Monday, December 19, 2011

Review: Young Adult

It's not often that I see a film I think entirely missed the mark.  Most times there is at least one aspect of the film that will recommend it to me in some small way.  Unfortunately, even though it boasts quite a few actors and behind the scenes players whose work I quite enjoy, I cannot say many nice things about Young Adult.

Mavis Gary Crane (played for all she's worth by Charlize Theron) is a woman in her late thirties who simply cannot get her life together.  It has been nearly fifteen years since she left her hometown of Mercury, MN for the big city and bright lights of Minneapolis and she has spent that time ghost writing a series of young adult novels.  Over the course of the film we come to find that not only do Mavis' novels have little or no substance, so too is Mavis almost entirely void of worth of any kind.  Reeling from the disappointment of finding out her series of novels (and thus her only means of income) are coming to an end, and prompted by a birth announcement from an old flame, Mavis travels home intent on stealing Buddy (Patrick Wilson) away from his wife, Beth (Elizabeth Reaser).

One would hope with a premise like this Mavis would come to some sort of revelation (even if it happened to be that she liked her own life in Minneapolis better and that she has no problems with who she is).  The film seems to be building towards that type of resolution but ultimately falls flat with what I think amounts to a non-ending and a disappointing resolution.  My concern is not with the idea that Mavis doesn't grow as a person, certainly we've seen many films in which the protagonist goes on living their lives as before, but that the film itself is framed in such a way that you expect this resolution and when it's not carried out (or even wholeheartedly shucked) you are left disappointed and wondering why you wasted two hours watching the antics of a few bland characters.  It feels as though Cody was attempting something along the lines of what Woody Allen does successfully in Vicky Cristina Barcelona: Penelope Cruz' character is absolutely 100% crazy but she's so compelling you can't take your eyes off her and you're absolutely relieved when you realize that she and Bardem will go on living their lives as insanely and passionately as they did before the film began.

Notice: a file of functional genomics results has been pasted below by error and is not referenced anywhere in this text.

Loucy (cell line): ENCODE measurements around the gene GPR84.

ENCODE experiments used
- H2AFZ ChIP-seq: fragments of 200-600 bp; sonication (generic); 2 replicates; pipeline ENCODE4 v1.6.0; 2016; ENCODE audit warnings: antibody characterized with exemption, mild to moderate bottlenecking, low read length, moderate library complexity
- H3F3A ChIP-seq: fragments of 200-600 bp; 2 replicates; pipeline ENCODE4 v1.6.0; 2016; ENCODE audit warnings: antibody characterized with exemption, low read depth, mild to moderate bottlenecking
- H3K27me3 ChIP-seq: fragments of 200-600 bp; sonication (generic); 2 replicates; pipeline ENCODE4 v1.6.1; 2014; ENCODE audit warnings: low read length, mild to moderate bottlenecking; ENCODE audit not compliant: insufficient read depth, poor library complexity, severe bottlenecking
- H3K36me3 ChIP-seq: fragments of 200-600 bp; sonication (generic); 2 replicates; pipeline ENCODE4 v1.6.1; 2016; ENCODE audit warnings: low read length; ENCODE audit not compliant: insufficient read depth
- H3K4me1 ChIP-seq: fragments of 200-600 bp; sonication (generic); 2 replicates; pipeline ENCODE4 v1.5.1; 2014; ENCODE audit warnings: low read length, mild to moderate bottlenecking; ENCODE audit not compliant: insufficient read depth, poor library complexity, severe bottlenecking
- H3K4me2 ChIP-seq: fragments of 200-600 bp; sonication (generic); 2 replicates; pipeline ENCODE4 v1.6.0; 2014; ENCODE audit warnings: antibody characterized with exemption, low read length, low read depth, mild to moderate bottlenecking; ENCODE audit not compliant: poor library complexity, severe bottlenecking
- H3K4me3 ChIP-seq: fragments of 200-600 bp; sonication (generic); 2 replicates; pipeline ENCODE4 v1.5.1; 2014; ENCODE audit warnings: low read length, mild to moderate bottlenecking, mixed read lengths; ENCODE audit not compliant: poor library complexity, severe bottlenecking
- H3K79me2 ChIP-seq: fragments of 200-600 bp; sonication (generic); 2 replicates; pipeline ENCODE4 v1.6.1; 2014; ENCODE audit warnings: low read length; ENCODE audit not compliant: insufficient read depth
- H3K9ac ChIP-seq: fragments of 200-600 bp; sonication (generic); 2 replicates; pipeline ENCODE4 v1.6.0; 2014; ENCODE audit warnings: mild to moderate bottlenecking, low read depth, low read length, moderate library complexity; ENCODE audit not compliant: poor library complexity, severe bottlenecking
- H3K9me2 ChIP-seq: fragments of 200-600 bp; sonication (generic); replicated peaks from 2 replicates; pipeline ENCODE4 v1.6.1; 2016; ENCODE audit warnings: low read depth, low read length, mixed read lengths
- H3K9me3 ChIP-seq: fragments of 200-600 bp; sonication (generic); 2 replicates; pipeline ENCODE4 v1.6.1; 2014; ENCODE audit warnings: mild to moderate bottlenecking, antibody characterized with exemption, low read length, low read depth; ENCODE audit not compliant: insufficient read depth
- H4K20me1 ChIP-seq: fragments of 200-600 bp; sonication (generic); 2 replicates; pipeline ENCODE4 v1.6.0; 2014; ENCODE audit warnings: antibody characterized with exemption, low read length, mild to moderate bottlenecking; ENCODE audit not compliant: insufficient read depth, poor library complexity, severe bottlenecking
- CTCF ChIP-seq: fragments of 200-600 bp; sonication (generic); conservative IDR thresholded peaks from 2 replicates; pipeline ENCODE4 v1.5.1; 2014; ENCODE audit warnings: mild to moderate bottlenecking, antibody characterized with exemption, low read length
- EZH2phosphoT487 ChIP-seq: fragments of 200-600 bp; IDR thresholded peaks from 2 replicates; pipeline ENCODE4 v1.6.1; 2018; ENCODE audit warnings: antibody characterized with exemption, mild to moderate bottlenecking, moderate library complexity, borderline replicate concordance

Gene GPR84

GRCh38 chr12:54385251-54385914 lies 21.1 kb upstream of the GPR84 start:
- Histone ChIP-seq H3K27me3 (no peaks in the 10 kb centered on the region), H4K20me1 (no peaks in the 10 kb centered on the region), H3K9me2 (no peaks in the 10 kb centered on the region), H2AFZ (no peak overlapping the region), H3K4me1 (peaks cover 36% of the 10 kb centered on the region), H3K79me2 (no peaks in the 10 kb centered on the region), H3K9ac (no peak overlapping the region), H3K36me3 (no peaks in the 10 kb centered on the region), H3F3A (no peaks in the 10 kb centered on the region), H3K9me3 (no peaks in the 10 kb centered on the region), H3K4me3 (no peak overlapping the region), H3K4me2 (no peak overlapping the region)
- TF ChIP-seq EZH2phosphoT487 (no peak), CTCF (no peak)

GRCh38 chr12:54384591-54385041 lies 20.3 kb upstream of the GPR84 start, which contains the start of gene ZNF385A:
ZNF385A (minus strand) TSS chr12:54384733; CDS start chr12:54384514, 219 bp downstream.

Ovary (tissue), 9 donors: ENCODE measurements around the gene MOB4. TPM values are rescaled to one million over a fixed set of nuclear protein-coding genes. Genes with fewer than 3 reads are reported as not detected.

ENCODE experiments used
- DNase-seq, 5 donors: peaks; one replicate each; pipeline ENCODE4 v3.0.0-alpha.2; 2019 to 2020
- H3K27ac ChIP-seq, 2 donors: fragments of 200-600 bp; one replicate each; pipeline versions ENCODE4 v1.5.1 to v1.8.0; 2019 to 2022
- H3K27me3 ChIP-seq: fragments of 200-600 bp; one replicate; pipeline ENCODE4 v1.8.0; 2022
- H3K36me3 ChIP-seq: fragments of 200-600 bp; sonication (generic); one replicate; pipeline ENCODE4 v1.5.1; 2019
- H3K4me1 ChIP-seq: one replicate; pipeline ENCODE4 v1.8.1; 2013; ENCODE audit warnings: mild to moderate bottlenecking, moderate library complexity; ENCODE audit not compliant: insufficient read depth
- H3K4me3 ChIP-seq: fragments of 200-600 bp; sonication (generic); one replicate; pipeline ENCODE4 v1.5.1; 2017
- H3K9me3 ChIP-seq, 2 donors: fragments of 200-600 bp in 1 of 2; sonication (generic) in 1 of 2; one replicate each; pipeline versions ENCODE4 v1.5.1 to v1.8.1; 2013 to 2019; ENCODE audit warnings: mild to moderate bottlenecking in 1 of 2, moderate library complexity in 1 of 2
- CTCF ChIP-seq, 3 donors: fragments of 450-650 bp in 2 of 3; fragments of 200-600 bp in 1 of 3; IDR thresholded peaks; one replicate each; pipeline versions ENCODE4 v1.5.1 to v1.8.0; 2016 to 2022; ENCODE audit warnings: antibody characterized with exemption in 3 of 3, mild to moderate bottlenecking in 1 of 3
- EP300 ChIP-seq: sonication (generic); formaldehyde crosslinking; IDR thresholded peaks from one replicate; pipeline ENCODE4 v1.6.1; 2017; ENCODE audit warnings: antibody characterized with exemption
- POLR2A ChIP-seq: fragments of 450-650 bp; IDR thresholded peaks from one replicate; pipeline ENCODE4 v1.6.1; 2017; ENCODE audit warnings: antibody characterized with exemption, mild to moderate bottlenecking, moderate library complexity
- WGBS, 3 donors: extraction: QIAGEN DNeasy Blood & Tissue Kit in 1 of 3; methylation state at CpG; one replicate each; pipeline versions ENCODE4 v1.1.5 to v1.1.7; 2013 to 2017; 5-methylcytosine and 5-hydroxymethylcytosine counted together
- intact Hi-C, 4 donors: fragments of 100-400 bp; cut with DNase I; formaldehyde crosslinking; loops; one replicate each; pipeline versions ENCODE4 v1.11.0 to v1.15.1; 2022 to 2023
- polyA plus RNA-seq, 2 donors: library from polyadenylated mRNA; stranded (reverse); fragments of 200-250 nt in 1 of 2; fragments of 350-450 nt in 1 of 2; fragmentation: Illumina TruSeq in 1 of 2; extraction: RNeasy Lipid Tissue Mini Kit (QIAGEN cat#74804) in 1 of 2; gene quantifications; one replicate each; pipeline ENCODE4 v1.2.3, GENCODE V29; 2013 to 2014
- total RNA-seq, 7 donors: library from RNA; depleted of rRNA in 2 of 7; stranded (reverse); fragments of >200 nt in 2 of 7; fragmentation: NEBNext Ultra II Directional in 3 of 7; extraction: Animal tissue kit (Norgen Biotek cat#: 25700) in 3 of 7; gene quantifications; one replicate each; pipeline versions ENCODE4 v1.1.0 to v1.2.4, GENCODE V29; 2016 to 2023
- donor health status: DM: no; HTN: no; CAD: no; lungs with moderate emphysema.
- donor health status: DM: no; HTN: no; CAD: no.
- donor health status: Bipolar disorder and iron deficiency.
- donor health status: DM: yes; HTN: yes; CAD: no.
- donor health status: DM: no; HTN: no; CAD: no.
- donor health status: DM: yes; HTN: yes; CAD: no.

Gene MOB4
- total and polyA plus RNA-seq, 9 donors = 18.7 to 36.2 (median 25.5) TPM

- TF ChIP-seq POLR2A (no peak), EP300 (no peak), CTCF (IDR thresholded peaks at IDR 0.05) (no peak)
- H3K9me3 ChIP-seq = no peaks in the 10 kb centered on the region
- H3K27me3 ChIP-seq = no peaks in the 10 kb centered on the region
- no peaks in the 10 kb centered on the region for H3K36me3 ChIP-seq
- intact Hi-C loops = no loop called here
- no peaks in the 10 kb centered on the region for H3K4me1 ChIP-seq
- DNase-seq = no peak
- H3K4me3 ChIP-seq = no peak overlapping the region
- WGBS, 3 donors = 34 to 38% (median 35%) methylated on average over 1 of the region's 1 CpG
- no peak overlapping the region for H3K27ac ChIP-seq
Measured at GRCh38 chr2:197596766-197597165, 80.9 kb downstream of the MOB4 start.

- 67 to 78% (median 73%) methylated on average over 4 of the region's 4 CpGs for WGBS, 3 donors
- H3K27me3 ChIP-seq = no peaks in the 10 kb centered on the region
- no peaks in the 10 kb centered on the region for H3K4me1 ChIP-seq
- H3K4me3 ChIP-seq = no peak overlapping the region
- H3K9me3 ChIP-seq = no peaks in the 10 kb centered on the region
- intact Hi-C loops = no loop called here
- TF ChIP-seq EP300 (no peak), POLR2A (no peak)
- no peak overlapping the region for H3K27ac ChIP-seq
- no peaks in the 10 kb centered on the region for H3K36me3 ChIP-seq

Cody is working with some interesting concepts and characters which, had they been better fleshed out, might have caught my interest and Theron has definitely made the character her own but there's nothing compelling about Mavis, or any of the other characters in the end.  Ultimately I think the film would have benefited from a few gut checks along the way of their 30 day shoot.  I can't say that I was surprised when I found out that this film was squeezed in between two of Reitman's other films as it does feel a little rushed and like it lacks much of the substance which made Juno one of my favourite films of 2007.

I know that others around here feel very differently about the film and I'm interested to see what Matt has to say on the matter.

My rating: 2 out of 4.

1 comment:

  1. Charlize Theron has never been my favourite actress. She is featured in Woody Allen's undeniably worst film (The Curse of the Jade Scorpion) and seems content to bait Oscar voters every fall. The only film of hers I really like is "Two Days in the Valley" - which isn't even that good!

    I wanted to watch Theron play an all out, irredeemable bitch under the guidance of Jason Reitman (as I love all his films) and with the words of Diablo Cody. She didn't disappoint me at all. She was perfectly cast as a woman barely hanging on to the memories of high school. Mavis went from prom queen to an alcoholic has-been (rhyme!).

    I didn't want Mavis to find herself or to have a sudden moment of clarity. She is in her late thirties and she has already carved her identity. She is stuck. There was no way that Mavis could return to her hometown - intent on stealing back her old boyfriend - and suddenly realize that her entire adult life has been a sham and a waste of time.

    I don't like Mavis and I would never be her friend. But, for me, she is compelling. I loved watching the mess she made for herself. She randomly has sex with Matt, and it doesn't feel like Mavis (or the film) is selling out. It was like she sort of realized her life was a fuck up and for a brief second it bothered her, but once the buzz wore off she didn't care and she'll keep steamrolling on.

    Young Adult was not what I expected it to be. I thought it would be a little wittier and more biting. It really is all about Charlize Theron, and she was fantastic.